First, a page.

UPDATE 2/24/20: The Senate has announced a plan to vote on these two bills this week. Click here to urge your Senators to vote to protect preborn children.
2/14/20: According to Politico, on Thursday, Senate Majority Leader Mitch McConnell called for the Senate to vote on both the Born-Alive Abortion Survivors Protection Act and the Pain-Capable Unborn Child Protection Act when they reconvene after their President’s Day recess.
The Pain-Capable Unborn Child Protection Act (S. 3275) would ban abortion after 20 weeks when it is generally believed that preborn children can feel pain, though one study has concluded that the ability to feel pain occurs as early as eight weeks in pregnancy, and another found that starting at 13 weeks, pain capability is almost certain. The same measure failed in 2018 with two Democratic senators voting in favor of the ban: Sen. Joe Manchin (D-W.Va.) and Sen. Bob Casey (D-Pa.). Two Republican senators, Lisa Murkowski (D-AK) and Susan Collins (R-ME), voted against the 2018 ban.
The second bill, The Born-Alive Abortion Survivors Protection Act (S. 311), would ensure that medical assistance is given to babies who accidentally survive abortions, and penalizes abortionists who allow newborn abortion survivors to die rather than provide medical care. It would also require abortionists to ensure that abortion survivors are transported to nearby hospitals, and require that any violations of the act be reported to authorities. Senator Ben Sasse (R-NE) is the bill’s lead sponsor.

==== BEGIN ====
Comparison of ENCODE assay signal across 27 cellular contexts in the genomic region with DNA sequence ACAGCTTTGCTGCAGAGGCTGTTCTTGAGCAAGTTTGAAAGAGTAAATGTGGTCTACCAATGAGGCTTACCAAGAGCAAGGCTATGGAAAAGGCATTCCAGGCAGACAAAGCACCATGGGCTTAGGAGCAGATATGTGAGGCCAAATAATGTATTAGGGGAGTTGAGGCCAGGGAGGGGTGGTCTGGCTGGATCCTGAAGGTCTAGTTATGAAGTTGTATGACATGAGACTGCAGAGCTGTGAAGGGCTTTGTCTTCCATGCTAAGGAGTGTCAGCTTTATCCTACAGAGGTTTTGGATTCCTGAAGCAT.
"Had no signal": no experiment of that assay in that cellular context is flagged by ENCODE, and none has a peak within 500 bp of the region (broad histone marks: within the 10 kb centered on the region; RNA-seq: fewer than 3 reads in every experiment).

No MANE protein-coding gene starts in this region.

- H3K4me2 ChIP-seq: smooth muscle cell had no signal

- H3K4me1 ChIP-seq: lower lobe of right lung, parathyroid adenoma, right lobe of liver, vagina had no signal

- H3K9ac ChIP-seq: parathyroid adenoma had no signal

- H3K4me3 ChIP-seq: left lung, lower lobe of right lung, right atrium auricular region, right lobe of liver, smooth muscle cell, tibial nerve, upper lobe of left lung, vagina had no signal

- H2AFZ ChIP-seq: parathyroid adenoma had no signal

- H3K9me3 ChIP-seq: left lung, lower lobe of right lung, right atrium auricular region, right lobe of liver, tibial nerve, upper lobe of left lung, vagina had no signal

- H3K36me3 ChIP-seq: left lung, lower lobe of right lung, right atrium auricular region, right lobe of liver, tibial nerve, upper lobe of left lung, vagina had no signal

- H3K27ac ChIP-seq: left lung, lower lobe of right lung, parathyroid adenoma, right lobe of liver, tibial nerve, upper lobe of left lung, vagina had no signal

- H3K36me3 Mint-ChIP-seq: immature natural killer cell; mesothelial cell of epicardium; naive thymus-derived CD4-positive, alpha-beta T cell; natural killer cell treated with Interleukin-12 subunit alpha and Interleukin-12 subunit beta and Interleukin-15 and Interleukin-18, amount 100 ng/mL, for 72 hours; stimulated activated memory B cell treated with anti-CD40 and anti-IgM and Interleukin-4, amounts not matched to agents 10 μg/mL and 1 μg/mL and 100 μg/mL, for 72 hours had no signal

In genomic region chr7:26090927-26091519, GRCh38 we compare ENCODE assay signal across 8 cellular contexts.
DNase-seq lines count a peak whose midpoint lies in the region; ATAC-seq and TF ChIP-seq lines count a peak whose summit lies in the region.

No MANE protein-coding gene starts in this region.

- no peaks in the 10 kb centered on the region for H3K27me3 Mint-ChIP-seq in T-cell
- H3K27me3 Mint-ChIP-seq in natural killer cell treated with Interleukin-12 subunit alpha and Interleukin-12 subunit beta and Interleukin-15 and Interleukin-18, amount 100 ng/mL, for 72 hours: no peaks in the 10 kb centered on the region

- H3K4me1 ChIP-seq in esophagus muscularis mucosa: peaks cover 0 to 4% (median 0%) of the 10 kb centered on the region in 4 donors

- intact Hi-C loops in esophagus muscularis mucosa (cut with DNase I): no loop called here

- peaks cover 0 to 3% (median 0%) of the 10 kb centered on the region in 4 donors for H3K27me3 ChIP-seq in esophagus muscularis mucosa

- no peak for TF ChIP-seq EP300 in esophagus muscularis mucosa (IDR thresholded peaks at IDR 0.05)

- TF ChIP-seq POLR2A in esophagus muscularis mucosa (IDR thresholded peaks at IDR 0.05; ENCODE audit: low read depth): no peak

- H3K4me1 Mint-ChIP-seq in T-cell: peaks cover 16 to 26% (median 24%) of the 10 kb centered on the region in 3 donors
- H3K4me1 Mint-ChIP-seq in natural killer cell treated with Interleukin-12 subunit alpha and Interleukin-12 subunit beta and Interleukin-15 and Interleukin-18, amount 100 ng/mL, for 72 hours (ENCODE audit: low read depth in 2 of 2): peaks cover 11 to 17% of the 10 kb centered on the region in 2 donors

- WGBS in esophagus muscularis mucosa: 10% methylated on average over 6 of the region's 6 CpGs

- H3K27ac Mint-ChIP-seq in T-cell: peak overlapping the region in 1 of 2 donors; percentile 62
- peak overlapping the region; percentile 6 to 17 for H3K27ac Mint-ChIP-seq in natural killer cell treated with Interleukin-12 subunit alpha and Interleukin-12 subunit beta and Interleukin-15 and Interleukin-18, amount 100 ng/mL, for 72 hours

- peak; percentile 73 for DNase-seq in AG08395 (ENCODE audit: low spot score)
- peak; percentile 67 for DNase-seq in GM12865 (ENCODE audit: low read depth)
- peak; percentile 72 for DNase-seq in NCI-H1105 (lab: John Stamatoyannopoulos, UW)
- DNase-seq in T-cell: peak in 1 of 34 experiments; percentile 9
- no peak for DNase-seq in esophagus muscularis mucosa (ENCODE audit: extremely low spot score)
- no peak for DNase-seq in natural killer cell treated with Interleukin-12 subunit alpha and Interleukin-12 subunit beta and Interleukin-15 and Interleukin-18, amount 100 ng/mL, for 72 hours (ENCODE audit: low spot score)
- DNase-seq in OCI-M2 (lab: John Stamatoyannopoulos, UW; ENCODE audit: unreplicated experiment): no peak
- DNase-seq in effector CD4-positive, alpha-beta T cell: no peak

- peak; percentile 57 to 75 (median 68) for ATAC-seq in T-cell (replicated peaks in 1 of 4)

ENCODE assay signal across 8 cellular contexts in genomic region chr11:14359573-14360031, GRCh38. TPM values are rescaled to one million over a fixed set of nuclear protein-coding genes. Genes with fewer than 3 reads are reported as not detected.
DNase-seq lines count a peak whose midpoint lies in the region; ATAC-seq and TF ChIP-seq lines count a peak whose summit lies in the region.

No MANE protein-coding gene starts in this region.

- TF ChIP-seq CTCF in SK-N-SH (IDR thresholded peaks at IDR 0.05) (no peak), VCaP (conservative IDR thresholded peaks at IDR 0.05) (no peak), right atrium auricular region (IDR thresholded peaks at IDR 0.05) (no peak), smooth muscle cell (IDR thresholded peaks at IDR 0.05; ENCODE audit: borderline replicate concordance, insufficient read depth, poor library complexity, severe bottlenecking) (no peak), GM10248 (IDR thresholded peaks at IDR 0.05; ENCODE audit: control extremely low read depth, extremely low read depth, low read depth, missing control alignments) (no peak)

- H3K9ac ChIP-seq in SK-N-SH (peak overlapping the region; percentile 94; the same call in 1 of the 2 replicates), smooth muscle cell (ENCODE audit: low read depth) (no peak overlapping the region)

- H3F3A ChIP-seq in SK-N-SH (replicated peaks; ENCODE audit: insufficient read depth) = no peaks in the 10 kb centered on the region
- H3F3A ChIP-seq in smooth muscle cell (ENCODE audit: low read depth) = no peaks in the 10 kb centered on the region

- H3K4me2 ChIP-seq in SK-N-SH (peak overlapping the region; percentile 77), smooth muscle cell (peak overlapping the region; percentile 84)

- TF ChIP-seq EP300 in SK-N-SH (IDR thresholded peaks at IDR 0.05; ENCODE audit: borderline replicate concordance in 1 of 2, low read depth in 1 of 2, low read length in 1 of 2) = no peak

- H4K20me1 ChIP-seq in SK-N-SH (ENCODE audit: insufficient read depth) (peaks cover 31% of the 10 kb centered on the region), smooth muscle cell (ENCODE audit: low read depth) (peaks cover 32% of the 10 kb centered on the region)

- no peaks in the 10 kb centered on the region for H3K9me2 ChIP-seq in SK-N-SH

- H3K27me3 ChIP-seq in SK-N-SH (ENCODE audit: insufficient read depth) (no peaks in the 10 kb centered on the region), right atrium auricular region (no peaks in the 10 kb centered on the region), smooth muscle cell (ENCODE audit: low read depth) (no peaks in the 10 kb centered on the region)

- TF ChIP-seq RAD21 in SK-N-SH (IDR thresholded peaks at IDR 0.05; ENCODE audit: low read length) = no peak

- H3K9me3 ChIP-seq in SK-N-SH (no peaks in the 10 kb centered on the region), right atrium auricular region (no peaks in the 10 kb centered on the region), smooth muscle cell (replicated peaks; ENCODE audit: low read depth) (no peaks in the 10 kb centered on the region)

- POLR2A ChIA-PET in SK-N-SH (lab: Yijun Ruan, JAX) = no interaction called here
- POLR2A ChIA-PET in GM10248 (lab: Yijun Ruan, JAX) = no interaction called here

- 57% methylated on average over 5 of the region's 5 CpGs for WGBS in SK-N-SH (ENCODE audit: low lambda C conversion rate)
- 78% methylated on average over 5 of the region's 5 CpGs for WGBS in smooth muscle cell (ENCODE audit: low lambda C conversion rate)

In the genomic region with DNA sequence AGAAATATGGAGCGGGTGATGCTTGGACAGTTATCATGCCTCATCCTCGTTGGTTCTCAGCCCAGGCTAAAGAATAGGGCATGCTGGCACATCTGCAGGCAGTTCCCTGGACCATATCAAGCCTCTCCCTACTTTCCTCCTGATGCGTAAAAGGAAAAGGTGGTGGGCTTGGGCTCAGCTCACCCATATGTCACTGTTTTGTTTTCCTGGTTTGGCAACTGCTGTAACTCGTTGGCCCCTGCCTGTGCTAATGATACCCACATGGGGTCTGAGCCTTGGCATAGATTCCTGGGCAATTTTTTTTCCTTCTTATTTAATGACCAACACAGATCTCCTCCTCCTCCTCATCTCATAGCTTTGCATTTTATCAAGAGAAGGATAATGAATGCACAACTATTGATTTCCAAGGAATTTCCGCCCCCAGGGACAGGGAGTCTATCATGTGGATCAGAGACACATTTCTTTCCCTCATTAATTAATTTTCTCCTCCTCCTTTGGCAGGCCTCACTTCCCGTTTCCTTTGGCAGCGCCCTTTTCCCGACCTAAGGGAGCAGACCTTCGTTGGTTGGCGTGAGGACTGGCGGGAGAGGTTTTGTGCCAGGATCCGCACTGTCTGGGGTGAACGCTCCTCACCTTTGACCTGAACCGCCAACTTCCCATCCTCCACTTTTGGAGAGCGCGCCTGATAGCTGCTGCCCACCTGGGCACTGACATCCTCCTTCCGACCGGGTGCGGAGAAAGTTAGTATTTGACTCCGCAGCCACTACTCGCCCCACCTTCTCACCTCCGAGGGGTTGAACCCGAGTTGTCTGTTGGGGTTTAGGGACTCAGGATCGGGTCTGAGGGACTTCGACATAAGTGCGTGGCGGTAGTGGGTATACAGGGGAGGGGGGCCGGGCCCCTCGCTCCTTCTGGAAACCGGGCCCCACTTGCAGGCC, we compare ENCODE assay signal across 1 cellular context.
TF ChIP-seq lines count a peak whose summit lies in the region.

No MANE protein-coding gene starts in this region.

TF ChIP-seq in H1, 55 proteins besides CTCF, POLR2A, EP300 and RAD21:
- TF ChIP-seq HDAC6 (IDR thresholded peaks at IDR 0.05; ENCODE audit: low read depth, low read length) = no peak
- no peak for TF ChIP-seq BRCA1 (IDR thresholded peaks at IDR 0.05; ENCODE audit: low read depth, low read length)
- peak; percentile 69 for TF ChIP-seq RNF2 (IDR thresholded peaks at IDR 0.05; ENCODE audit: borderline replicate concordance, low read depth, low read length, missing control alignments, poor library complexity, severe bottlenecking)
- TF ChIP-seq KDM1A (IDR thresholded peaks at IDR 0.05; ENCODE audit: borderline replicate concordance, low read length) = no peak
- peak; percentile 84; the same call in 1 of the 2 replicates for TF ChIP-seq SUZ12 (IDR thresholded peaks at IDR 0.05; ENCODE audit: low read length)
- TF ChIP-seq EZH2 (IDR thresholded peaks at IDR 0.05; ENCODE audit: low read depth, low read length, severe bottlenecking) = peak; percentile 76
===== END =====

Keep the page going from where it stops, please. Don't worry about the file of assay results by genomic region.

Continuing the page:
“We’re not talking about some euphemism,” Sasse said during a hearing on the bill last week. “We’re not talking about a clump of cells. We’re talking about a little baby girl who’s been born and is on a table in a hospital or a medical facility, and then a decision or a debate would be had about whether or not you could kill that little baby.”
In other words, the bill does not restrict abortion in any way. As National Review’s Alexandra DeSanctis noted:
While its opponents tend to refer to it as “anti-abortion” legislation, the born-alive bill doesn’t regulate or limit abortion in any way; it merely requires doctors to give “the same degree” of care to abortion survivors that “any other child born alive at the same gestational age” would receive if delivered at that stage of pregnancy.
Opponents of the bill claim that the 2002 Born Alive Infants Protection Act already protects abortion survivors; however, it does not actually provide any penalties for abortionists who ignore the law — like one abortionist, featured in Live Action’s InHuman investigation, who said he would offer no assistance to an abortion survivor:
The United States is one of just seven countries that allows abortion until birth. Sixty senators must vote to end debate on a bill, which would allow the Senate to vote on the bill itself. There is currently no scheduled vote for these bills, but steps toward the votes are likely to be taken as early as next week.
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